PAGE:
Later On

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Archive for November 11th, 2021

An Air Force sergeant killed himself on the steps of the Lincoln Memorial. The note he left is heartbreaking.

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The US is not doing right by its veterans, nor by its armed forces.

Petula Dvorak writes in the Washington Post (and that’s a gift link: no paywall):

Kenneth Omar Santiago’s perfect smile dazzles on social media as he poses in his Air Force uniforms — flight suits to mess dress.

He accepts military awards, travels to far-off places, salsa dances and swims with sharks to oohs and aahs from friends in Lowell, Mass., his hometown.

“He’s got it all,” more than one commented.

Before Veterans Day, he posted a 1,116 word message, his longest yet.

Then, in a green T-shirt with an American flag emblazoned across his chest, the 31-year-old walked to the steps of the Lincoln Memorial and shot himself.

Statistics tell us at least 16 other members of the military community also took their lives that Monday night and every night — the average daily toll — leading up to Veterans Day, when the nation thanks veterans for their service with a free 10-piece order of boneless chicken wings or a free doughnut.

At 7:09 p.m., minutes after he posted the note, his friends began responding:

“Kenny, you are loved. Do not do this!!”

“Hey, you are not alone!! Rob is trying to call you now.”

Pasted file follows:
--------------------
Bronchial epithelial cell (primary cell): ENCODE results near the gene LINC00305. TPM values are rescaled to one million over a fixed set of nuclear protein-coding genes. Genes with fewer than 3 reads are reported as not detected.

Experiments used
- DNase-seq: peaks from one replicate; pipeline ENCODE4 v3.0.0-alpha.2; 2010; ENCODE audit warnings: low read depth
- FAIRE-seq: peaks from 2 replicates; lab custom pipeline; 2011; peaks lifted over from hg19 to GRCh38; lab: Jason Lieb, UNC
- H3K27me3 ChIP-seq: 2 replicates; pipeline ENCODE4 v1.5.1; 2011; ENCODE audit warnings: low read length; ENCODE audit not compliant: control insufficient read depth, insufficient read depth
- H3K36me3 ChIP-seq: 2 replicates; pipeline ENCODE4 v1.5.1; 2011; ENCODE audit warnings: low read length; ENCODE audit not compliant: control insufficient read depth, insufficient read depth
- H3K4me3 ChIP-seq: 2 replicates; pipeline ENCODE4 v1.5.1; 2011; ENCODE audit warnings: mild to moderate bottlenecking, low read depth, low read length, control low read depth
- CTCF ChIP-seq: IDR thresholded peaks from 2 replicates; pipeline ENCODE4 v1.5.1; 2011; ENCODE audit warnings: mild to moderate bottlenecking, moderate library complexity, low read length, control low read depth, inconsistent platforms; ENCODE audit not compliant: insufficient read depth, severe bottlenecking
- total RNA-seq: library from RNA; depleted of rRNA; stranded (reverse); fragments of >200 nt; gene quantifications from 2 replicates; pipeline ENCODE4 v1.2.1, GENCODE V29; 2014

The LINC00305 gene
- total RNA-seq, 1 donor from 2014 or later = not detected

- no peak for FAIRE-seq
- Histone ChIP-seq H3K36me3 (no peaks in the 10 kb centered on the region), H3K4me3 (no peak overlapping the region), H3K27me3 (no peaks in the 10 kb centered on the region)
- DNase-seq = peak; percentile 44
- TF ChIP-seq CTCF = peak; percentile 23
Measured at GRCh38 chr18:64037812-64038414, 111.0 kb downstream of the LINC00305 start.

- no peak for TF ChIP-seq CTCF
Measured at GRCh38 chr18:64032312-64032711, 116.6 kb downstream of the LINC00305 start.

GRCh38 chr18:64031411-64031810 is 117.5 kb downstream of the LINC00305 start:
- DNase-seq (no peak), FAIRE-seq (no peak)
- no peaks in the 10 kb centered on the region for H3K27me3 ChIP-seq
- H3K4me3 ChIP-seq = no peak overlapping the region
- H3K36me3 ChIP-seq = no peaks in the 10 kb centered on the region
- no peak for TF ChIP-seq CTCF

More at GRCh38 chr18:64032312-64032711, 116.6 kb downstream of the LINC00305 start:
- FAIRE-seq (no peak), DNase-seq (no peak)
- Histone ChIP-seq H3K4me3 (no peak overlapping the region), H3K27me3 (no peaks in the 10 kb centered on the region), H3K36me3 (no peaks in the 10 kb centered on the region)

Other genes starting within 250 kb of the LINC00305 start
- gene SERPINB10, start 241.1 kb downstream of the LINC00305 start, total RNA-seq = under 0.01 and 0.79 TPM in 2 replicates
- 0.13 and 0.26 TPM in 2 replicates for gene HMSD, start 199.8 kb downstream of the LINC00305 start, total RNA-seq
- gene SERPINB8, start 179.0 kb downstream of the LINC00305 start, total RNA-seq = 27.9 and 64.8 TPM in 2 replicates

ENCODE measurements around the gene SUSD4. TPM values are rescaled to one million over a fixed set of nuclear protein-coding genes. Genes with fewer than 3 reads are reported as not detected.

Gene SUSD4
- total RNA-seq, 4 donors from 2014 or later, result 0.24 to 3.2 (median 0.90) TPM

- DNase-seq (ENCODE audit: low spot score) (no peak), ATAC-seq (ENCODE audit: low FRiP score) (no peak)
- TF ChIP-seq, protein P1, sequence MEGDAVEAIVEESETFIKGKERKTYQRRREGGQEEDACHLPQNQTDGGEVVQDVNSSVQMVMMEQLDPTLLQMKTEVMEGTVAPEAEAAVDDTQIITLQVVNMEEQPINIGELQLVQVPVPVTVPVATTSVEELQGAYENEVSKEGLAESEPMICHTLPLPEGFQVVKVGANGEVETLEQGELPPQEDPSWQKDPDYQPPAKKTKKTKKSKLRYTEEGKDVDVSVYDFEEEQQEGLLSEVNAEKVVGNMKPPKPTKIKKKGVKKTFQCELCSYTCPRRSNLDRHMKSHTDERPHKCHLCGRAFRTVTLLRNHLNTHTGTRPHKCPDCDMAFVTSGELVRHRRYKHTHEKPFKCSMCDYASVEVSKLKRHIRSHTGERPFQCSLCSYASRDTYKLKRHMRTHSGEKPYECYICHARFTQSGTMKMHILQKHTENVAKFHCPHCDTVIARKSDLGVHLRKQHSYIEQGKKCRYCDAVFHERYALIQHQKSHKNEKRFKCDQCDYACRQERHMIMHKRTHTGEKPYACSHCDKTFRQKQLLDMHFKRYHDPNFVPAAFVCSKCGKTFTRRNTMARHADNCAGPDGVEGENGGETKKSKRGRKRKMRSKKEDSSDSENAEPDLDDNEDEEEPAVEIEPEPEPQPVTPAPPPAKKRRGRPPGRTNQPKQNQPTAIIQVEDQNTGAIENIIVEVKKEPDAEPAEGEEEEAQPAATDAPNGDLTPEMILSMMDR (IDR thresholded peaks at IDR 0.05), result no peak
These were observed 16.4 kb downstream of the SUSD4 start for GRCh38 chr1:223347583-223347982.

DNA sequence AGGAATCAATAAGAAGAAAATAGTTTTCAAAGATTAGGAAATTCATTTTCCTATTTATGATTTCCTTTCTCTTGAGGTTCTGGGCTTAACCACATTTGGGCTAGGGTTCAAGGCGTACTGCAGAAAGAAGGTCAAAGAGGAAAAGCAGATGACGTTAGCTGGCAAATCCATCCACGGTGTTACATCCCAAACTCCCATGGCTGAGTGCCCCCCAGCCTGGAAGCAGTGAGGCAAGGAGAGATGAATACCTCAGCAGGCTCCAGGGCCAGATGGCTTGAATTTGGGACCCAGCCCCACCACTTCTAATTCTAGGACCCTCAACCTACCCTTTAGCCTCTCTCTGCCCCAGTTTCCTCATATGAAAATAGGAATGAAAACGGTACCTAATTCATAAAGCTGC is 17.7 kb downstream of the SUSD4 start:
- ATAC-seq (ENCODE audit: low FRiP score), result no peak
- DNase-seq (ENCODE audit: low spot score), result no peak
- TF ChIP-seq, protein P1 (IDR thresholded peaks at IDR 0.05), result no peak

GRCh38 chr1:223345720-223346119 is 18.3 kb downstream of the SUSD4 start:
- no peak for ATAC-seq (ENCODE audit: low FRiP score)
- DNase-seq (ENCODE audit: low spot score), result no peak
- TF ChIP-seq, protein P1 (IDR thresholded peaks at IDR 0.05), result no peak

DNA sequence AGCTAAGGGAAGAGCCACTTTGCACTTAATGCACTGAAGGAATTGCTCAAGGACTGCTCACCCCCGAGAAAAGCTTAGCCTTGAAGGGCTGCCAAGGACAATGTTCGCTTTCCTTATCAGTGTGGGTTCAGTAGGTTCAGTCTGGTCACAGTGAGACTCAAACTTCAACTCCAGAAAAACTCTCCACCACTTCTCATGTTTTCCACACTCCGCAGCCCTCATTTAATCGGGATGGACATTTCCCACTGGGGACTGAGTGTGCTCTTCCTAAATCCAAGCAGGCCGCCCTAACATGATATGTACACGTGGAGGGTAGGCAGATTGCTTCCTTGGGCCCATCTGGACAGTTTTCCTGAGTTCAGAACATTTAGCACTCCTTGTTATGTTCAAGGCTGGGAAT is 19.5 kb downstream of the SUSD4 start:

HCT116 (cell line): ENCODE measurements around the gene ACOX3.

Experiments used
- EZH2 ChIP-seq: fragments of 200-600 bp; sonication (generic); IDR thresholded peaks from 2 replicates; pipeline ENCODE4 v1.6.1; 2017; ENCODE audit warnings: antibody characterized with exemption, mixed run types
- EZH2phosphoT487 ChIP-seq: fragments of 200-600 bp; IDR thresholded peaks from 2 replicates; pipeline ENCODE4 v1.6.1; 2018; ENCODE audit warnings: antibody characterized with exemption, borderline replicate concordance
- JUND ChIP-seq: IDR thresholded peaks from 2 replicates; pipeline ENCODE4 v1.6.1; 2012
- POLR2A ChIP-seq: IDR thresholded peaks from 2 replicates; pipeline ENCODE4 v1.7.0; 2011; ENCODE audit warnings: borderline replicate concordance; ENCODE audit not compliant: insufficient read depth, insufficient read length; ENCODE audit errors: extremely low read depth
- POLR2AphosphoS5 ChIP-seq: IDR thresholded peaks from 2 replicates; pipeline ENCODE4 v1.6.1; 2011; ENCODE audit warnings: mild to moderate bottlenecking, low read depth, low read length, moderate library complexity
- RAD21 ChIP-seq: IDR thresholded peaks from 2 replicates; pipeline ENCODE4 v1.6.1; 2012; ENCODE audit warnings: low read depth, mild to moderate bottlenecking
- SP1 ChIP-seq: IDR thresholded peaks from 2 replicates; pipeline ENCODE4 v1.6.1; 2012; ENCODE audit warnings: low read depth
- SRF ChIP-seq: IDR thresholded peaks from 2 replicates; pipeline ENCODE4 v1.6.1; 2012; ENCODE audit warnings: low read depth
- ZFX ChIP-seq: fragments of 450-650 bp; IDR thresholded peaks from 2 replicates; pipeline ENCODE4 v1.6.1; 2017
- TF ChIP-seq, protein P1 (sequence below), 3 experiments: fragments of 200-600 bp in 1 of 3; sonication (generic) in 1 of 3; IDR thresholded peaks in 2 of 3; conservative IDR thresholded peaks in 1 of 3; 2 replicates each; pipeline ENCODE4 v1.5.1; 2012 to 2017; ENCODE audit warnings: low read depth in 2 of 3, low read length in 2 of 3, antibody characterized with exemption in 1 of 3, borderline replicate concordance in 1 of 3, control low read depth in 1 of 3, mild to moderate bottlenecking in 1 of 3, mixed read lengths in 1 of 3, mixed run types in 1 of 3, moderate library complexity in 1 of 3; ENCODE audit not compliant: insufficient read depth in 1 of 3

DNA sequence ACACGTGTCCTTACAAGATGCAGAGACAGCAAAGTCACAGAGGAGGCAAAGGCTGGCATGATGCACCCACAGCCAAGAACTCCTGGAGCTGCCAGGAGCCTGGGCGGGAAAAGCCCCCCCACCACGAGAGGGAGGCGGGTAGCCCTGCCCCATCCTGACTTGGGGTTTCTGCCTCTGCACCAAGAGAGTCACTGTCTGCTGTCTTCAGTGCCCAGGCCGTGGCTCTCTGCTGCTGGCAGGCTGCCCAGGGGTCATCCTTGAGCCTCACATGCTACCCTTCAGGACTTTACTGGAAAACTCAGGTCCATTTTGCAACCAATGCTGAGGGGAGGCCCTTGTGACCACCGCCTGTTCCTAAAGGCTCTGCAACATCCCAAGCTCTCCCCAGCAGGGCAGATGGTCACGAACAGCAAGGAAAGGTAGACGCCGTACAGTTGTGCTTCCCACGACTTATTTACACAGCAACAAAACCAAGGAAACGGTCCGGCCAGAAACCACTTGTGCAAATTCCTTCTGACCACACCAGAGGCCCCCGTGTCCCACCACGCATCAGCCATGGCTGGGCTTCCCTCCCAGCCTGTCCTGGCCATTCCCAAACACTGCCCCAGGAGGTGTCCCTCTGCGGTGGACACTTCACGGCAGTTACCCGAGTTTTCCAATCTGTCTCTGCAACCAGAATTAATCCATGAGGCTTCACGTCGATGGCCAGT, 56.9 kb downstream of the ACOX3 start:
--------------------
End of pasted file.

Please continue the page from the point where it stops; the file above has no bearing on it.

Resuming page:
“Santi for the love of god don’t do this.”

“Call his unit.”

“Call the cops!”

“Command post is tracking.”

But by then, two nurses visiting the memorial at night were trying to give him CPR. A medevac helicopter flew in minutes later, landing next to the Reflecting Pool to take Santiago to the hospital. He was pronounced dead hours later, 1 a.m. on Tuesday Nov. 9, police said.

Naveed Shah reposted a video of that helicopter landing when he saw it on social media.

It made Shah, an Army veteran and political director of the veteran’s group Common Defense, furious.

“In the past decade that I have spent in veterans advocacy, much has been done about the veterans suicide epidemic with few results,” Shah said. “Santiago’s death in this hallowed place, at this time of reverence for veterans, perhaps should provide pause for government officials and elected leaders in Washington to consider the impact 20 years of wars have had on our armed forces.”

Veterans know it’s bad and it’s going to get worse, with the 20-year anniversary of the Sept. 11 terrorist attacks, the withdrawal of troops from Afghanistan and the covid-19 death rate in the military doubling these past few months.

And when we tell them to go get help, help is hard to find. There’s a “severe occupational staffing shortage” in more than half of the psychiatric facilities veterans are sent to, according to the September Inspector General’s report on the Department of Veterans Affairs.